HousingPolicy.org Forum

John O'Callaghan of the Atlanta Neighborhood Development Partnership (ANDP) will be discussing ANDP's neighborhood stabilization pilot program in an upcoming installment in the Federal Reserve Bank of Atlanta's Foreclosure Response podcast series. The podcast, available for download on December 11, describes the pilot program, which tests strategies to stabilize neighborhoods, and how this program has informed their NSP activities. After you have listened, join us on the Forum on Monday, December 14 from 2 - 4:00 p.m. EST (11:00 a.m. - 1:00 p.m. PST), to get answers to your questions about the podcast.

  • Listen to the podcast: This latest installment in the Federal Reserve Bank of Atlanta's Foreclosure Response podcast series will be available for download beginning on Friday, December 11.

  • Interact with the speaker: On Monday, December 14 from 2 - 4:00 p.m. EST ANDP President and CEO John O'Callaghan will be online to answer your questions. All questions should be posted to this thread by pressing the Add Reply button. You are welcome to post at any time leading up to or during the online Q&A session. Questions will be answered on a first-come, first-served basis until time runs out, so post early to be sure yours is addressed.

Note: You will need to refresh your browser from time to time to see new responses as they are added.

About the Foreclosure Response podcast series
The Foreclosure Response podcast series is made available by the Federal Reserve Bank of Atlanta. Through interviews with experts on various facets of foreclosure - from neighborhood impacts to loan modifications to new strategies - listeners will be engaged in understanding the problems and advancing solutions. Each week, beginning September 24, 2009, and continuing for more than ten weeks, a new interview will be released. HousingPolicy.org is partnering with the Federal Reserve Bank of Atlanta to offer online Q&A with the speakers.

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Replies to This Discussion

For those who haven't heard the podcast yet, can you provide some background about your pilot program?
In March 2008, ANDP’s Board of Directors made a strategic move to focus its affordable housing efforts on re-stabilizing neighborhoods severely impacted by vacant, foreclosed homes. ANDP has been allocated $18.3 million in NSP 1 funding from six Metro Atlanta government partners. These funds should enable us to directly acquire, rehab and repopulate 140 vacant and foreclosed homes, and provide second mortgage financing to help reoccupy an additional 130 homes during the next 12 to 14 months.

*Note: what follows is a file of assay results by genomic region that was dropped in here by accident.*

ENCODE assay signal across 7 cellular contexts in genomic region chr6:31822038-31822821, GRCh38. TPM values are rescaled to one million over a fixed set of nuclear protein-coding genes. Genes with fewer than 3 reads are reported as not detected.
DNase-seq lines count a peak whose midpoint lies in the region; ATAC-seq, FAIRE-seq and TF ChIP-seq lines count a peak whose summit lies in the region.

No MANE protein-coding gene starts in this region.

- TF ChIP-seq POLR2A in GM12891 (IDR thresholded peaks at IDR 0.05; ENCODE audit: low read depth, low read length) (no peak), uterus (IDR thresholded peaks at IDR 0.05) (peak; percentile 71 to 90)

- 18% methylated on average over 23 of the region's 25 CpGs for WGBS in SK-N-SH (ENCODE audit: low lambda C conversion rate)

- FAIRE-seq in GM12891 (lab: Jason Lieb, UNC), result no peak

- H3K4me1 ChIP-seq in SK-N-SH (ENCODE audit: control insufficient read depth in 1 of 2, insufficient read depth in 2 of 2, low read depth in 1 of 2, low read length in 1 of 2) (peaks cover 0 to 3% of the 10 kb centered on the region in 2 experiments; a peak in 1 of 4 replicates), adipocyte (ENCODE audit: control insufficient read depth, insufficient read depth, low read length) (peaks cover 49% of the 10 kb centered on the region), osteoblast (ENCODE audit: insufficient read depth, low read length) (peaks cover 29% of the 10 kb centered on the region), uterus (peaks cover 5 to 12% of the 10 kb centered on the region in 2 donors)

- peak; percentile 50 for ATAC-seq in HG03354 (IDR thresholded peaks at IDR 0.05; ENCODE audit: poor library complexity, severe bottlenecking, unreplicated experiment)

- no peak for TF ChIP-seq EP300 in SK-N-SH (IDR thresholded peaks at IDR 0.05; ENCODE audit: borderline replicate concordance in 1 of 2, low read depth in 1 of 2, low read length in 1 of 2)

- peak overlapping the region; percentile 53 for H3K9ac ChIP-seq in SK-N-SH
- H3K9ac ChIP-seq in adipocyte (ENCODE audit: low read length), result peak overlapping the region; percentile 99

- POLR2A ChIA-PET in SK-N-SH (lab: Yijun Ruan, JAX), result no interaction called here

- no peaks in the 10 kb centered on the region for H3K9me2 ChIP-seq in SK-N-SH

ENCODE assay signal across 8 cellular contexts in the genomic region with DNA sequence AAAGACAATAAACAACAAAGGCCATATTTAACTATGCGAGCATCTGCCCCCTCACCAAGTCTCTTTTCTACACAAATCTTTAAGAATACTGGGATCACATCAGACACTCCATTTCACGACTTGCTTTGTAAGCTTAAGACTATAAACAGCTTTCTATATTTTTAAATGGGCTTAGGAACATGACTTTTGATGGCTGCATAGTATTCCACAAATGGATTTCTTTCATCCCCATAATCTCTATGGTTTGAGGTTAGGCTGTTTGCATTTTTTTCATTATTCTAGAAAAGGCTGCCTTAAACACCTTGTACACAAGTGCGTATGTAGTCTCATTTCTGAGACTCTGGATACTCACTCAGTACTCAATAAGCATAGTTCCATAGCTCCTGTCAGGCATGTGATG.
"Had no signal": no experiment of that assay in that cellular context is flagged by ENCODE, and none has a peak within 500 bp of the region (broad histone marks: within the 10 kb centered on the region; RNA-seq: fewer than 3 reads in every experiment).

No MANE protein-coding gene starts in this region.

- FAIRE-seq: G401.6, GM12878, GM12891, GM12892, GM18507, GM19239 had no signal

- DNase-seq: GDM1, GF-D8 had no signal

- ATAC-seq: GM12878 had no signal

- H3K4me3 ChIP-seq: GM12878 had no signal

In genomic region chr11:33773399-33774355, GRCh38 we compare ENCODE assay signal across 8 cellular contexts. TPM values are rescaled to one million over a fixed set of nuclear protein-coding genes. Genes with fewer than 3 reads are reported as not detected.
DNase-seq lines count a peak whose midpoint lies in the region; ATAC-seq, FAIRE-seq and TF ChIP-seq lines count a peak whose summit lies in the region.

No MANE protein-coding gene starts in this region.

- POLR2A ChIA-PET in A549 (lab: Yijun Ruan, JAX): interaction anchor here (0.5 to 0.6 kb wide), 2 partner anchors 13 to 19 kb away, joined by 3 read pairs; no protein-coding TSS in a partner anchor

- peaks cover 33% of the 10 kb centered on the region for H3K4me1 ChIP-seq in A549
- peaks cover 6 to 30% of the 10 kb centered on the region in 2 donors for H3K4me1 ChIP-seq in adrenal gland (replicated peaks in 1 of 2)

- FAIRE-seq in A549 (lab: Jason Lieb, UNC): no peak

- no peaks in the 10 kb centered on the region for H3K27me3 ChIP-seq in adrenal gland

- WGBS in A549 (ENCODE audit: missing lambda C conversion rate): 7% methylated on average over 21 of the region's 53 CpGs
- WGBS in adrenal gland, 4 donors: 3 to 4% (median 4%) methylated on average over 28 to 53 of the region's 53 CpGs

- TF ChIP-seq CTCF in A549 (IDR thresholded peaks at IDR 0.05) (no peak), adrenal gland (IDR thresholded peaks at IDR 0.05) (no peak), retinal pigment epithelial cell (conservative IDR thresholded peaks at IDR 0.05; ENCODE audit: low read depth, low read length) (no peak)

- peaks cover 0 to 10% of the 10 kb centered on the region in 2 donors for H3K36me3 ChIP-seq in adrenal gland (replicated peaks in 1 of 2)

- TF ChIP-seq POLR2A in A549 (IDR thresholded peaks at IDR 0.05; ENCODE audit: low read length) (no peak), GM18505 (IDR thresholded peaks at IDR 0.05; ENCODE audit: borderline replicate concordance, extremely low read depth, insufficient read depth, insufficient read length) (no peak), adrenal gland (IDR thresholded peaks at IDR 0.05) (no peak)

Our goals are to:

(1) Connect with Cities implementing best practices and test our plan with a pre-NSP 6 home pilot. This pilot provided us an oppoturnity to test other goals listed below.

(2) Leverage NSP subsidy through $9.5 million in private financing provided by The Housing Partnership Network (HPN) Mercy Loan and the Self-Help Venture Fund.

(3) Achieve efficiencies and scale by directing the efforts of third party service providers that specialize in acquisition, property inspection, construction, leasing and sales, homeownership and lease purchase counseling, and property management.

(4) Reduce operating costs through the greening of homes and build value through exterior landscaping.

(5) Use revolving subsidy in the form of a 0% second mortgage loan for home buyers. The use of a 0% second mortgage allows local governments to reuse the NSP funds and develop a permanent pool for affordable homebuyer assistance funds.

(6) Partner with local neighborhoods, their residents and supporting organizations to ensure stabilization in jobs, education, and supportive services. In short, we want to serve the families in the homes we develop and provide mortgage assistance to AND bring up values and stabilize the surrounding neighborhood.
In the interview, you note that even before NSP, you decided to "take on" fifty homes in neighborhoods that ANDP had worked in before and that were empty following foreclosure. Can you talk a little more about the process that you used to acquire those homes - what tools you used, obstacles faced, and how you resolved those obstacles?
Yes, we made a decision to do 50 homes before NSP passage seemed likely. Our goal was to raise $ 1 million of charitable capital to provide $20,000 of equity per home. As we were finishing our best practices research, NSP was passed. We decided to do a more limited 6 home pilot to test systems for NSP. The thought was that we would use NSP funds thereafter to complete or exceed the 50 home pilot.

For our pilot, we selected two neighborhoods impacted by foreclosure. One was in the City of Atlanta. The second was in neighboring DeKalb County. We worked with a private real estate firm to find foreclosed homes at an affordable price that needed limited rehab work. We tried to acquire homes for $40,000 or less and complete a rehab that brought the total cost in at $80,000 or less.

We started acquiring homes in April. At that time, the market was flooded with REOs and we could find great homes at great values. Now, there are fewer REOs on the market even though Metro Atlanta's Foreclosure Filing rate remains among the top nationally. The difference is the emergence of large investor pools as competition for REOs in the marketplace.